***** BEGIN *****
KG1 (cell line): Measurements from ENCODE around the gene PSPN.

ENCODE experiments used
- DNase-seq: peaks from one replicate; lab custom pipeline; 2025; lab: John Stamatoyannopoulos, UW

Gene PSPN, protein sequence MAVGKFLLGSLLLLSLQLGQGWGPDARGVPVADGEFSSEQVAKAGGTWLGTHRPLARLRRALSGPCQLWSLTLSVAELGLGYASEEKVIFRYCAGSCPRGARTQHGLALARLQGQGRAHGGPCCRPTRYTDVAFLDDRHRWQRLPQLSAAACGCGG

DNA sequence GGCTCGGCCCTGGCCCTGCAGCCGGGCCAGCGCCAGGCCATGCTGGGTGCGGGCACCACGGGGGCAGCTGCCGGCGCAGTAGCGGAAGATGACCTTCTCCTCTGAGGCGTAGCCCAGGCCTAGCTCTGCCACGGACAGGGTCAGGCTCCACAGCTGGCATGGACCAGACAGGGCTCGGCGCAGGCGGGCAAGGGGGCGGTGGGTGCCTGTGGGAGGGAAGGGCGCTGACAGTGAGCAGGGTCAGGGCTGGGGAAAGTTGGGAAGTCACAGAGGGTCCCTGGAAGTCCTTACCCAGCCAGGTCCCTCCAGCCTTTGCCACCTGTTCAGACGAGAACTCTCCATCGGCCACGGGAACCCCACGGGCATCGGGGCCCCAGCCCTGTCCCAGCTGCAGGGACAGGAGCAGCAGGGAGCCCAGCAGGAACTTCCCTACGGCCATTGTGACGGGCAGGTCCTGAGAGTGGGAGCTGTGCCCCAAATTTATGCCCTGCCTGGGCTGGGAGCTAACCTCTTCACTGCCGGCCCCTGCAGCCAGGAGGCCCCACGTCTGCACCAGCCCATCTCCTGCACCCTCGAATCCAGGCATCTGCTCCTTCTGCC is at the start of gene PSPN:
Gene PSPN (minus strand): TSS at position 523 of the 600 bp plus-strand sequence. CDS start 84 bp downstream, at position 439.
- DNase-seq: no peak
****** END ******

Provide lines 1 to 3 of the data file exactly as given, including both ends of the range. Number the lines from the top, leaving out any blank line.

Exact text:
KG1 (cell line): Measurements from ENCODE around the gene PSPN.

ENCODE experiments used
- DNase-seq: peaks from one replicate; lab custom pipeline; 2025; lab: John Stamatoyannopoulos, UW